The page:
BLM kicks off planning for management of Grand Staircase-Escalante National Monument
Public comment sought
KANAB, Utah — The Bureau of Land Management is seeking public input to inform a new land use plan for Grand Staircase-Escalante National Monument, which will ensure ongoing protection of the Monument’s physical, social, biological, historic, and scientific objects and values. Ongoing and future efforts to protect the Monument are consistent with President Biden’s Proclamation 10286, which restored the Grand Staircase-Escalante National Monument to its size and boundaries as they existed prior to Dec. 4, 2017, in order to ensure the proper care and management of the Monument's objects of historic and scientific interest.
The Grand Staircase-Escalante landscape is a geologic treasure characterized by bold plateaus, multihued cliffs, and narrow slot canyons. It has a rich human history, spanning from the indigenous people and cultures to Anglo-American explorers and early Latter-day Saint pioneers. In addition, hundreds of scientific studies and projects have been conducted within the monument, including discovering many previously unknown species of dinosaurs. It is home to innumerable individual fossils, archaeological sites, and rare species, including more than 600 species of bees – some of which likely exist nowhere else on Earth.
“The President’s proclamation for Grand Staircase-Escalante represents a new milestone in the management and protection of some of the most spectacular lands in America. We are committed to conducting a robust and inclusive public 60-day scoping period and encourage the public to get involved in the process,” said BLM Utah State Director Greg Sheehan. “By harnessing input provided by the public, partners including state and local government, Tribes, and interested groups, we can prioritize protection of the monument’s objects and values through this land use planning process.”
The comment period will provide the public with an important opportunity to help guide the monument planning process, and the BLM welcomes public input to identify critical management concerns to help the BLM determine the scope of the environmental analysis, including issues for analysis and alternatives development. Future public scoping meetings will also provide an opportunity to speak with resource specialists and to submit written comments in person.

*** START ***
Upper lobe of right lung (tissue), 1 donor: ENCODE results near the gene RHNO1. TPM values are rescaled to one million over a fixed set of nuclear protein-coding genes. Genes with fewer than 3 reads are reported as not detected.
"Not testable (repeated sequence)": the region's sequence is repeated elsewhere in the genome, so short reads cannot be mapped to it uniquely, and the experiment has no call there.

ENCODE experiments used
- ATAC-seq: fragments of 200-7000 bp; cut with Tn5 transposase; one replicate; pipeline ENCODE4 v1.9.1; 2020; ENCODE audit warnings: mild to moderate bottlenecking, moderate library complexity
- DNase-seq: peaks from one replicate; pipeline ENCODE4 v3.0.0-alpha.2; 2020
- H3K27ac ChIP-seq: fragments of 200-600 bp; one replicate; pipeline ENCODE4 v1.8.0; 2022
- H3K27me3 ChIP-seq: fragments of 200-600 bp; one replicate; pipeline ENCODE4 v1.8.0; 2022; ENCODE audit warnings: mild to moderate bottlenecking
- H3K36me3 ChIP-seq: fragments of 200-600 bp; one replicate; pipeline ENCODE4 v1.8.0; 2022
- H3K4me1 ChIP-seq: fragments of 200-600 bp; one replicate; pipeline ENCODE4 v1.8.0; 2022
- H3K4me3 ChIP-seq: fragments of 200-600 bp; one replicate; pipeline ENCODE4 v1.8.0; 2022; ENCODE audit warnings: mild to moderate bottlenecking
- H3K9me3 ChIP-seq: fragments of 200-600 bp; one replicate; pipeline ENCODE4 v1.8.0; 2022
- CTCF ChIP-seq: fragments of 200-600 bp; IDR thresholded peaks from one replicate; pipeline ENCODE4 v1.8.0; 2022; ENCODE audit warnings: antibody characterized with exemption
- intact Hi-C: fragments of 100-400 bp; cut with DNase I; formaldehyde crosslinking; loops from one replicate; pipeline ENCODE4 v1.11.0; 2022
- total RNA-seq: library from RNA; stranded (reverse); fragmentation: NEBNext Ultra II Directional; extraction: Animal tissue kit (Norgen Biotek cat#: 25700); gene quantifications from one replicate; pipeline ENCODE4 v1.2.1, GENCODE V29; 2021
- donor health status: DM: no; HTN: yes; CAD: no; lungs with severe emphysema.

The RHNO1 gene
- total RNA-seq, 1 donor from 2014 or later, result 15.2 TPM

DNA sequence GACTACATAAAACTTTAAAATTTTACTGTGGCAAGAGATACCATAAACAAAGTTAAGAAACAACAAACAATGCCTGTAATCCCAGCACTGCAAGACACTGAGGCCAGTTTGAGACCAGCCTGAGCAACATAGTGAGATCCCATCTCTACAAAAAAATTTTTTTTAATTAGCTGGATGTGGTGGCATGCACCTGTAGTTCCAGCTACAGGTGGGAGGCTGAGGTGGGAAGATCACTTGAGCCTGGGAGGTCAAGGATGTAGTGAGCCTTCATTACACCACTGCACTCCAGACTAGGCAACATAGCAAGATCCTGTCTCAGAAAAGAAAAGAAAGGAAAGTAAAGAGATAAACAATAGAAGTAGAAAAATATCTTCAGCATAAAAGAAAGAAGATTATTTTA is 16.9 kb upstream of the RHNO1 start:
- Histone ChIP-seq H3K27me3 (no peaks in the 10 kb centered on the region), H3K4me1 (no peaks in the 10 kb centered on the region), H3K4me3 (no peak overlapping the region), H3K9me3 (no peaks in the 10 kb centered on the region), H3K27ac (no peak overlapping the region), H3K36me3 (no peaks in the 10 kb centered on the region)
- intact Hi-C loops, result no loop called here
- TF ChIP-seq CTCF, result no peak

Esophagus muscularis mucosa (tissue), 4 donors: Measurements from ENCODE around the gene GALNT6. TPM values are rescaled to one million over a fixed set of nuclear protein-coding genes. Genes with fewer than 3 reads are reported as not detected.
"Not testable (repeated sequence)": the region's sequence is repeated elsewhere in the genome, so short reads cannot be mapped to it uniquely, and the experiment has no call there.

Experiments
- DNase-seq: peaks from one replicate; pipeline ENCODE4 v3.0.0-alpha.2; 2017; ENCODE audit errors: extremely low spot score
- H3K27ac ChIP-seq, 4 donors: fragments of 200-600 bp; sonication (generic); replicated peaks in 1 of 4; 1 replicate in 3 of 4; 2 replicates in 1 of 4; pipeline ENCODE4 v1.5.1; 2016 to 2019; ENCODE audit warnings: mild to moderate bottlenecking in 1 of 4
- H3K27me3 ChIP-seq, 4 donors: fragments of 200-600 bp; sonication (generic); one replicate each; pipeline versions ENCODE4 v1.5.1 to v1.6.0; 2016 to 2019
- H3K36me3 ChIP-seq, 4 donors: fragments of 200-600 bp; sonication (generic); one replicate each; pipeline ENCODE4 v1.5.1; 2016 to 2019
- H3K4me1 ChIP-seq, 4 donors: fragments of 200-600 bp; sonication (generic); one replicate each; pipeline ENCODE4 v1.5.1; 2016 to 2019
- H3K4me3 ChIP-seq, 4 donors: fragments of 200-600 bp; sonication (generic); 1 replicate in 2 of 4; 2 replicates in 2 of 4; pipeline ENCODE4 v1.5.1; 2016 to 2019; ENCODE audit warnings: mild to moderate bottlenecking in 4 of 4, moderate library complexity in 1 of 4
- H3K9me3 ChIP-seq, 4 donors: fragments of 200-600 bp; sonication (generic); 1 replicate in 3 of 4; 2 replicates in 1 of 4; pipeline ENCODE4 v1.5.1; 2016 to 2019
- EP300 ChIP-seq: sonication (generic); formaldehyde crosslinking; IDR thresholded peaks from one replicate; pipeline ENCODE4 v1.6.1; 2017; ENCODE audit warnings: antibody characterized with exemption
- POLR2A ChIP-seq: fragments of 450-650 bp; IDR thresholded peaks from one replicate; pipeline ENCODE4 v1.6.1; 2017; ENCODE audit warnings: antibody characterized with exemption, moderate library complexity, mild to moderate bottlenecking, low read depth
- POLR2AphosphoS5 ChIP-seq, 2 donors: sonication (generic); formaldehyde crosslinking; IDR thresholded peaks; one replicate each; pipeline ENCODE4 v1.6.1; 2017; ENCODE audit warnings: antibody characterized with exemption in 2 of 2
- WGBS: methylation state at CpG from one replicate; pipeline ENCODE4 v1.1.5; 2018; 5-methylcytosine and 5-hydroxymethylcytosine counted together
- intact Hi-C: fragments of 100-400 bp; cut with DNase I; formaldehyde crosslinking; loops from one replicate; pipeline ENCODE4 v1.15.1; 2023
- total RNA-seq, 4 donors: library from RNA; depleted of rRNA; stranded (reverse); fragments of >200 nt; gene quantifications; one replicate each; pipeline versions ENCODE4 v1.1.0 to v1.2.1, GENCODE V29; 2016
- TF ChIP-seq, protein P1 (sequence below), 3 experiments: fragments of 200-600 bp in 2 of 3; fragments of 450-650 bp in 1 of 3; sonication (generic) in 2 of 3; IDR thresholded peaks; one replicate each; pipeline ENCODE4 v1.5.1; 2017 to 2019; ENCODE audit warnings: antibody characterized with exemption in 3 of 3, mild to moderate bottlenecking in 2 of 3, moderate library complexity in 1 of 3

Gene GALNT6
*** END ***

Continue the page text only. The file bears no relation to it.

The dates and locations of public scoping meetings will be announced at least 15 days in advance through local media, social media, and the BLM website at: https://www.blm.gov/utah. The BLM welcomes the public to submit comments concerning the scope of the analysis, potential alternatives, identification of relevant information and studies, and nomination of areas of critical environmental concern. To provide the BLM the opportunity to consider issues and areas of critical environmental concern raised by commenters in the Draft Resource Management Plan/Environmental Impact Statement, your input must be received by Sept. 27, 2022, or 15 days after the last public meeting, whichever is later.
The resource management plan will be developed with maximum public involvement, including the Grand Staircase Escalante National Monument Advisory Committee; Tribal, local and state governments; and permittees and other stakeholders.
The BLM recognizes the importance of these lands to Tribes and the importance of including Tribal knowledge in developing this management plan. The BLM continues its commitment to conducting meaningful consultations with Tribes and using that information to inform planning efforts.
Written comments will be accepted using the following methods:
- Website: https://eplanning.blm.gov/eplanning-ui/project/2020343/510
- Mail: ATTN: GSENM RMP Project Manager, BLM Paria River District, 669 S Highway 89A, Kanab, UT 84741
Before including an address, phone number, email address, or other personally identifiable information in any comments, be aware that the entire comment — including personal identifying information — may be made publicly available at any time. Requests to withhold personal identifying information from public review can be submitted, but the BLM cannot guarantee that it will be able to do so.
The BLM manages more than 245 million acres of public land located primarily in 12 western states, including Alaska, on behalf of the American people. The BLM also administers 700 million acres of sub-surface mineral estate throughout the nation. Our mission is to sustain the health, diversity, and productivity of America’s public lands for the use and enjoyment of present and future generations.